Nutrition Test 1

Created by bruendy 

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What is nutrition?

"the science of food, the nutrients and substances therein, their action, interaction, and balance in relation to health and disease, and the process by which the organism ingests, digests, absorbs, transports, utilizes, and excretes food substances."

3 types of macronutrients

Proteins, carbs, fats

Why should you care about your diet?

Poor diet associated with 4 of 10 leading causes of death (type 2 diabetes, heart disease, stroke, breast/colon cancer)

Other than a nutritious diet, only 2 common lifestyle habits have a stronger influence on long-term health. What are they?

Smoking, alcohol

Nutrition involves the study of...

biochemistry, biology, physiology, behavioral sciences, chemistry

What role does diet play in chronic or long-term health?

Heart disease, cancers (breast and colon), stroke, & diabetes

What role does diet play in short-term health?

Fiber - relieves constipation; caffeine -gives energy, athletic performance, affects sleep; alcohol -motor skills

6 classes of nutrients (kcal/gm in parentheses)

carbohydrate (4), protein (4), fat (9), water (0), vitamins (0), minerals (0)

5 components to a healthy diet

ABVCCM: adequacy, balance, variety, calorie control, moderation

4 Research designs

epidemiologic studies (know this definition), case studies, intervention studies (RCT), laboratory studies

All of the following are correct concerning
the Daily Reference Intake (DRI) values
except: A. the committee that determines the
values is composed of scientists.
B. the values are minimum
recommendations for virtually all healthy
people.
C. the values are updated periodically in
light of new knowledge.
D. the values reflect daily intakes to be
achieved, on average, over time.

B. the values are minimum recommendations for virtually all healthy people

To look up the appropriate DRI values for
someone, you would need to know all of the
following about them except:
a. whether they were pregnant or lactating.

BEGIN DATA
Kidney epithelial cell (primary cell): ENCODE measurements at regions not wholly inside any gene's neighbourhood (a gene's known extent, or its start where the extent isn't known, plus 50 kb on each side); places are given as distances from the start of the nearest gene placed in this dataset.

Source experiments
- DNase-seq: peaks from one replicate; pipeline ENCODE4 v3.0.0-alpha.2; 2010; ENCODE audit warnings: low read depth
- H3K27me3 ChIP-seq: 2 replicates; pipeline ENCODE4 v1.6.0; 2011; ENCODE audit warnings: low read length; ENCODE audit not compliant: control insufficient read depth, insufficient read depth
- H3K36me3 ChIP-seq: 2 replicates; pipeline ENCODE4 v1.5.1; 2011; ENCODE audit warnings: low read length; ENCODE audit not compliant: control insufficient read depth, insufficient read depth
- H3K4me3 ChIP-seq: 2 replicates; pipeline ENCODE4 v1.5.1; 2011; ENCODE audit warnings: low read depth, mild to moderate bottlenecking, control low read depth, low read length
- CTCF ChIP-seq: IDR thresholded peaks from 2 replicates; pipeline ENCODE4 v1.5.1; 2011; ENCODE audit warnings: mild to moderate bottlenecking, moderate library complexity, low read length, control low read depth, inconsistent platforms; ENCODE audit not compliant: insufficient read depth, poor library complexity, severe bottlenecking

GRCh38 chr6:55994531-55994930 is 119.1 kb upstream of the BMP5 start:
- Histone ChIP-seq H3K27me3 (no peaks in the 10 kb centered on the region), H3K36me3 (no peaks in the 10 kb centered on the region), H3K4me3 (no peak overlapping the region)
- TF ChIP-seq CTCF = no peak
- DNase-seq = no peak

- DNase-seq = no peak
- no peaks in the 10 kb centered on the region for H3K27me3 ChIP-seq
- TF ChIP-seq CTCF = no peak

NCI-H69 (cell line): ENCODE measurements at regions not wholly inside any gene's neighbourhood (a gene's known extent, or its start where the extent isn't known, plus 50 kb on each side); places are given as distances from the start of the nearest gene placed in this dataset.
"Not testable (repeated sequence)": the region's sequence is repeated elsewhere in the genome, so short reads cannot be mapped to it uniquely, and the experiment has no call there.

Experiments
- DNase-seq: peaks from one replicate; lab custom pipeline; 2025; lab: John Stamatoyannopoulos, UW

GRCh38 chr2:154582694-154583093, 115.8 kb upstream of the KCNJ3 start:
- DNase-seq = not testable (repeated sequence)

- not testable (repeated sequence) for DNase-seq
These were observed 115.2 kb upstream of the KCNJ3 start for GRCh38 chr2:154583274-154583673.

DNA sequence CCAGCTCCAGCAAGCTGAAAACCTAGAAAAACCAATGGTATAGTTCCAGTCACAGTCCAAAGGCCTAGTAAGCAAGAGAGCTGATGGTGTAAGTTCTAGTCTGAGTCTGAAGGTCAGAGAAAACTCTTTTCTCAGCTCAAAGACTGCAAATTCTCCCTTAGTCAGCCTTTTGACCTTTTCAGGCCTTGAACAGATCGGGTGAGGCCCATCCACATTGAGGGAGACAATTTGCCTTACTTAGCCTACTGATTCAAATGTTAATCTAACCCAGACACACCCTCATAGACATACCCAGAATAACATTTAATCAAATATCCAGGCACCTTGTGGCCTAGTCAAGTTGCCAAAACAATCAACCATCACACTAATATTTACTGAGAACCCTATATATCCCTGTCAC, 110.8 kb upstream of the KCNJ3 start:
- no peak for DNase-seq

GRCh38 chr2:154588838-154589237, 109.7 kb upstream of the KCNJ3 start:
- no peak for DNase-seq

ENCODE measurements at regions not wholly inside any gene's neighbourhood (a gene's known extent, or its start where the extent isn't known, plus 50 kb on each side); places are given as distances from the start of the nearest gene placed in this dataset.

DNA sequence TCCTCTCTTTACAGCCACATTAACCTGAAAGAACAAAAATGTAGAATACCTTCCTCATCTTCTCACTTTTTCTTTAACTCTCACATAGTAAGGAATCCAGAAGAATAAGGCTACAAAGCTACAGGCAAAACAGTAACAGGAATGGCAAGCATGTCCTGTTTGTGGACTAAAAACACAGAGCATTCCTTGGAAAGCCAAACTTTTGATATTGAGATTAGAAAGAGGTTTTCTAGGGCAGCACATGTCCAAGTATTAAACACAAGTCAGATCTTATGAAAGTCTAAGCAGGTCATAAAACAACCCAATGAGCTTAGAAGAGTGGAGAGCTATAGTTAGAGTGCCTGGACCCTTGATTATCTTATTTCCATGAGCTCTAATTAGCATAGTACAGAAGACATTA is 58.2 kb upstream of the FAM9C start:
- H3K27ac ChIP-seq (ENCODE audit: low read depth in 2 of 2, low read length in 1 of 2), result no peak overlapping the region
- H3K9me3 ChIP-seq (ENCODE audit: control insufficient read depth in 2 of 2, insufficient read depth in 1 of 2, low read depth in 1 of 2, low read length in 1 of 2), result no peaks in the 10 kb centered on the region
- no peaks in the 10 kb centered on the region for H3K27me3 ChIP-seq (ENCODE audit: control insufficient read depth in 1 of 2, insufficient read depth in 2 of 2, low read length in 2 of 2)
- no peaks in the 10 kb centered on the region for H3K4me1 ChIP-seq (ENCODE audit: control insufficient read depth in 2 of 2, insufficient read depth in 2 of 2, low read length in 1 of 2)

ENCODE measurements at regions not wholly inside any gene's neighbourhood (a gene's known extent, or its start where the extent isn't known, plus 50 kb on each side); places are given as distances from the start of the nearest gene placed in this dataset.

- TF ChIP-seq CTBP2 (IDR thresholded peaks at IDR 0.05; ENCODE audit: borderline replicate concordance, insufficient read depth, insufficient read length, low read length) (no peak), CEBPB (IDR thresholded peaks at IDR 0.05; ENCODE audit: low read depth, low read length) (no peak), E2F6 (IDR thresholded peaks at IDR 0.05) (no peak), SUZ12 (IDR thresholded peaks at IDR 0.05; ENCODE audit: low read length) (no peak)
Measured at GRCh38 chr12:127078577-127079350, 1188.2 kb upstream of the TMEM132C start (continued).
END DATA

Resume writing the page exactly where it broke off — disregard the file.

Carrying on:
b. their sex.
c. their level of physical activity.
d. their age.

c. Their level of physical activity

According to the Acceptable Macronutrient
Distribution Ranges (AMDR), what percentage
of total calories should come from
carbohydrate?
a. 20 to 35 percent.
b. 45 to 65 percent.
c. It depends on what type of carbohydrate.
d. 10 to 35 percent.

b. 45 to 65 percent

EER stands for...

Estimated Energy Requirement; set at 50% of average population needs

AMDR stands for...

Acceptable Macronutrient Distribution Ranges; 45-65% from carbs, 20-35% from fat, 10-35% from protein

Daily Values (DVs)

5% DV or less is considered low; 20% DV or more is considered high; DVs for some nutrients represent the uppermost limit (total fat, saturated fat, cholesterol, sodium)

3 nutrients without DV

trans fat, protein, sugars

Calorie-free

fewer than 5 cal per serving

Low fat

3 grams or less of fat per serving

Less fat

25% or less than the comparison food

High fiber

5 grams or more fiber per serving

GRAS list

Generally Recognized As Safe; additives generally recognized as safe by FDA

Adequacy of diet

foods provide enough of each essential nutrient, fiber, and energy

Balance of diet

Choices do not overemphasize one nutrient or food at the expense of another

Variety of diet

Foods differ from day to day

Calorie control of diet

Foods provide amount of energy you need to maintain ideal weight

Moderation of diet

Foods do not provide excess fat, salt, sugar, or other unwanted constituents

Nutrients

chemicals in foods that our body needs for proper nutrition

role of nutrients

provide energy, promote growth and maintenance, and regulate body processes

which nutrients provide energy?

carbs, proteins, and lipids (fats and oils)

which nutrients promote growth and maintenance?

protein, minerals, and water

which nutrients regulate body processes?

vitamins, minerals